Growing up, I thought that only my family knew Debbie Friedman’s music. But it was her gift to the entire world.
In 1986—before gay rabbis could be ordained, before same-sex marriages were performed in synagogues—a group of LGBT rabbis and Jewish professionals gathered in secret to offer each other support and strategize
Joey Weisenberg’s music workshops—blending a democratic approach with a range of traditions—aim to boost engagement
That was the half-year that was, on The Scroll
What the magazine profiles don’t mention
A newfound fascination with exploring her religion brought a somewhat reluctant joiner to Limmud NY, a frenzied three-day festival of Jewish thought. Here’s her diary.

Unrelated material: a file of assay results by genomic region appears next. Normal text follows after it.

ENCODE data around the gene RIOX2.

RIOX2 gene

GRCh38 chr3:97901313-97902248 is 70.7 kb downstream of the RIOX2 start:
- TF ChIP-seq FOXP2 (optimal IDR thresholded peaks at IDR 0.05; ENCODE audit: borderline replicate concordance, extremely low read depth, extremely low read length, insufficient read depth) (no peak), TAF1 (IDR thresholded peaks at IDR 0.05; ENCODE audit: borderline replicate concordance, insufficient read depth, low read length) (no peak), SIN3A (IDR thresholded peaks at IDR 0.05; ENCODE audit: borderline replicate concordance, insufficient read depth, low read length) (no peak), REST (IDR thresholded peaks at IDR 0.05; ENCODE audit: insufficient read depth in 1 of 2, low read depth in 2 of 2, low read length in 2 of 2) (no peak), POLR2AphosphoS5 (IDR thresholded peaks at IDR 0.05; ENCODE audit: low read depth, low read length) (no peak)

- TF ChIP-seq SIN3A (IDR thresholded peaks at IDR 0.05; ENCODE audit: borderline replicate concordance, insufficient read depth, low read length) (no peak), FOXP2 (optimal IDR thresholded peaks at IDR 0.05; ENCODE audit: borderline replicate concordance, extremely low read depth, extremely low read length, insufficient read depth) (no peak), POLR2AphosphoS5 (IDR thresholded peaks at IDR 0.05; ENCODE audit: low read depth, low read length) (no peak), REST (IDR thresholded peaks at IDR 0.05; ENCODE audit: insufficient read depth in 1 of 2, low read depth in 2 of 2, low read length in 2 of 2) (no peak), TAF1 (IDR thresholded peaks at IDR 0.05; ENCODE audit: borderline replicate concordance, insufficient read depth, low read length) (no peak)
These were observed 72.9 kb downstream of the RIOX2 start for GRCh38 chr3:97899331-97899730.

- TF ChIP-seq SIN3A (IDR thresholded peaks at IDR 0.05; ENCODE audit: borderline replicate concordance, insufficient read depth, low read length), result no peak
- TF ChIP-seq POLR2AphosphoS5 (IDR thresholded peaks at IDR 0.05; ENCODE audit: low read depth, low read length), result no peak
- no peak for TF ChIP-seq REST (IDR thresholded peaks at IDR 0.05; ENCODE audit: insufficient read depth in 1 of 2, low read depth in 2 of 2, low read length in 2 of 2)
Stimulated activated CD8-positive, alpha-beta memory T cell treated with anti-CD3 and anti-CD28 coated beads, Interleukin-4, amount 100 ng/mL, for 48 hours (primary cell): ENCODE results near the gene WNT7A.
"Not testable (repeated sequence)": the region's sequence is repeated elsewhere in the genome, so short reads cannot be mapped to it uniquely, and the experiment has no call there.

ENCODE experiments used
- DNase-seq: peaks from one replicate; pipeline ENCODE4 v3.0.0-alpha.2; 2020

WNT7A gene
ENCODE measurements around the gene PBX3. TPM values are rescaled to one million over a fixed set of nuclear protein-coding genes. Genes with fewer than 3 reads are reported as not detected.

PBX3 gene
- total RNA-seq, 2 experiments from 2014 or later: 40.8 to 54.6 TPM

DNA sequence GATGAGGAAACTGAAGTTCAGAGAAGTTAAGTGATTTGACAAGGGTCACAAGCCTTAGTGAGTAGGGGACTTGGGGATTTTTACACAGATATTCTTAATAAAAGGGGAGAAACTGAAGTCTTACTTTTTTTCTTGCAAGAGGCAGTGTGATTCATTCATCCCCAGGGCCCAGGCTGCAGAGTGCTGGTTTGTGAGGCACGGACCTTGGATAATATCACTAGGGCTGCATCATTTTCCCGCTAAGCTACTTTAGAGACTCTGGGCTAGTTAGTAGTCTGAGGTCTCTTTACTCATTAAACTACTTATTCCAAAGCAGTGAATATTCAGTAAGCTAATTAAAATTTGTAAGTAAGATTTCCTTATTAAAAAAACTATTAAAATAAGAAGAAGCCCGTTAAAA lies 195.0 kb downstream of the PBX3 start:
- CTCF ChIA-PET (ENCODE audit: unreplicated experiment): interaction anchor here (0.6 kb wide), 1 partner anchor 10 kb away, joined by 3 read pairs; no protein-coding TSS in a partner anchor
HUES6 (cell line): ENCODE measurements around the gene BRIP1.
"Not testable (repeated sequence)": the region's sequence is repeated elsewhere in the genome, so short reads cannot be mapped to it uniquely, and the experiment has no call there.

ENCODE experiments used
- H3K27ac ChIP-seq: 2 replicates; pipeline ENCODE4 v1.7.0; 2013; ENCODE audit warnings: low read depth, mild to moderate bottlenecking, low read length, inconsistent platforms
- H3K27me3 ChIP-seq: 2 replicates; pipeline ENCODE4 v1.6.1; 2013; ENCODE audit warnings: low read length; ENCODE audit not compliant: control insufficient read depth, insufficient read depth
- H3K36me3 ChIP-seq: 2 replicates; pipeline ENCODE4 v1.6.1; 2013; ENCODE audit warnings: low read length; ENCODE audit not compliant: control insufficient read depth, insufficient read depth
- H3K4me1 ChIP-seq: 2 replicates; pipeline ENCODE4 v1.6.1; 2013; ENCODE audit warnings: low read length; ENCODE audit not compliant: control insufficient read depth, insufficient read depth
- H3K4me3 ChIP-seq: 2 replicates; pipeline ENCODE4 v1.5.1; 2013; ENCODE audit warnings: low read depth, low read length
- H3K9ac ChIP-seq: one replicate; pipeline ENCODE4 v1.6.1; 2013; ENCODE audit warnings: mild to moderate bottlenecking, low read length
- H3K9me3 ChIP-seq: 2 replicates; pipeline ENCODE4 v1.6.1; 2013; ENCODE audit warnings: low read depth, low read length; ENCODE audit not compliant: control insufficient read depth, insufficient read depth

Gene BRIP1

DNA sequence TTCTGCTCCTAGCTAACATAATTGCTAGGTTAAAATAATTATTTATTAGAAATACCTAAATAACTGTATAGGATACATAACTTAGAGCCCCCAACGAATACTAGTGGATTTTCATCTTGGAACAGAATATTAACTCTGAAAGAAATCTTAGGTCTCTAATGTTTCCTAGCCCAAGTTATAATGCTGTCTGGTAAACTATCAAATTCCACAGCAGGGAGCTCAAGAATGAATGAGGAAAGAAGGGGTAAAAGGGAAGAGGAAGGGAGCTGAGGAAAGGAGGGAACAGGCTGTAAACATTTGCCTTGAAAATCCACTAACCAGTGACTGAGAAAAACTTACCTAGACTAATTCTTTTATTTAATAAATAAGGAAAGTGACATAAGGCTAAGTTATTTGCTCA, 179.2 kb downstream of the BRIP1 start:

Controversy sprouts over late singer’s sexuality
Today on Tablet
The musician Debbie Friedman, who died Sunday, helped inaugurate liberal Judaism’s sing-along style of worship and awaken her listeners to an inclusive, progressive, and accessible strain of spirituality
Plus Oy Boyz, and more
Plus R.I.P. Debbie Friedman, Clinton on Iran, and more in the news
Plus Gaza strikes, Debbie Friedman, and more in the news
What are the 100 greatest Jewish songs ever? Tablet Magazine’s musicologists rank them all, from sacred to pop to hip-hop, from Rabbi Akiva to Amy Winehouse.
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